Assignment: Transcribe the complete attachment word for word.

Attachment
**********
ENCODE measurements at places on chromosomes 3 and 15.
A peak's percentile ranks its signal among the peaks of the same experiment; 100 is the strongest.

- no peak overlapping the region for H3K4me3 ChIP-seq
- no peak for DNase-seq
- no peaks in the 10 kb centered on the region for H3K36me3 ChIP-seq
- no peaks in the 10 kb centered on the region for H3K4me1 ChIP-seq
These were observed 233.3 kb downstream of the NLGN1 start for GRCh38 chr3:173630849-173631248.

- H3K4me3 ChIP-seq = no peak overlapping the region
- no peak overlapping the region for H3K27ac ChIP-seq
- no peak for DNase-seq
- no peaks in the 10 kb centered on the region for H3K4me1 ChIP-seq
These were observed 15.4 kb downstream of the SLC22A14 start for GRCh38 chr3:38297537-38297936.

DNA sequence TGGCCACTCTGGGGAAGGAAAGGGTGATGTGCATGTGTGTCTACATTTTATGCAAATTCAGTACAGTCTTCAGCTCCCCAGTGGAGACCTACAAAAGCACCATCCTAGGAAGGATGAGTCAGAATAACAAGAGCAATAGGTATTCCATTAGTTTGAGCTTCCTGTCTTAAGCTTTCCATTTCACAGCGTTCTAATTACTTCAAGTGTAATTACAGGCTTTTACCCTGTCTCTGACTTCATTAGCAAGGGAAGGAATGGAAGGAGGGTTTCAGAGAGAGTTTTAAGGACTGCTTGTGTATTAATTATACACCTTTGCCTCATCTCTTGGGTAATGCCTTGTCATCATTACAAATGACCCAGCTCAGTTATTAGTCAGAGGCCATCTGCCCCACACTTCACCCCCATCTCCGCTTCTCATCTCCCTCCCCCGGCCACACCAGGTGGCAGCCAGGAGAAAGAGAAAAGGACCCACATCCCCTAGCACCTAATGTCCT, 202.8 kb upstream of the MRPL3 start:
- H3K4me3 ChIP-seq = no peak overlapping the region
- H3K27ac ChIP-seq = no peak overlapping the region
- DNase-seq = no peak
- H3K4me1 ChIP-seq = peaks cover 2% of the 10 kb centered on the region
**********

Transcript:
ENCODE measurements at places on chromosomes 3 and 15.
A peak's percentile ranks its signal among the peaks of the same experiment; 100 is the strongest.

- no peak overlapping the region for H3K4me3 ChIP-seq
- no peak for DNase-seq
- no peaks in the 10 kb centered on the region for H3K36me3 ChIP-seq
- no peaks in the 10 kb centered on the region for H3K4me1 ChIP-seq
These were observed 233.3 kb downstream of the NLGN1 start for GRCh38 chr3:173630849-173631248.

- H3K4me3 ChIP-seq = no peak overlapping the region
- no peak overlapping the region for H3K27ac ChIP-seq
- no peak for DNase-seq
- no peaks in the 10 kb centered on the region for H3K4me1 ChIP-seq
These were observed 15.4 kb downstream of the SLC22A14 start for GRCh38 chr3:38297537-38297936.

DNA sequence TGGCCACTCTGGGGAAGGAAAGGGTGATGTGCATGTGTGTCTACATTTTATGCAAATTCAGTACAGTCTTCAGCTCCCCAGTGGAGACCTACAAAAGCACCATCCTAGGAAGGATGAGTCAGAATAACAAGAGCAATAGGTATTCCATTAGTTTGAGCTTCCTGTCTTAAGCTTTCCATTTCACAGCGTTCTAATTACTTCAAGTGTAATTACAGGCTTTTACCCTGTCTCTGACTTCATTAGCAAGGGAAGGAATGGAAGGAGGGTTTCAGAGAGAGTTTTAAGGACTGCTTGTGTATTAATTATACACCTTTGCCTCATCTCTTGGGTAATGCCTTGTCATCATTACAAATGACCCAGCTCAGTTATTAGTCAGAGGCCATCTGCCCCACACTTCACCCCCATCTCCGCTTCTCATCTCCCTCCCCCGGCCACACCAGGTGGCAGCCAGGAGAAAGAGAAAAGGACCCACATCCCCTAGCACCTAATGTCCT, 202.8 kb upstream of the MRPL3 start:
- H3K4me3 ChIP-seq = no peak overlapping the region
- H3K27ac ChIP-seq = no peak overlapping the region
- DNase-seq = no peak
- H3K4me1 ChIP-seq = peaks cover 2% of the 10 kb centered on the region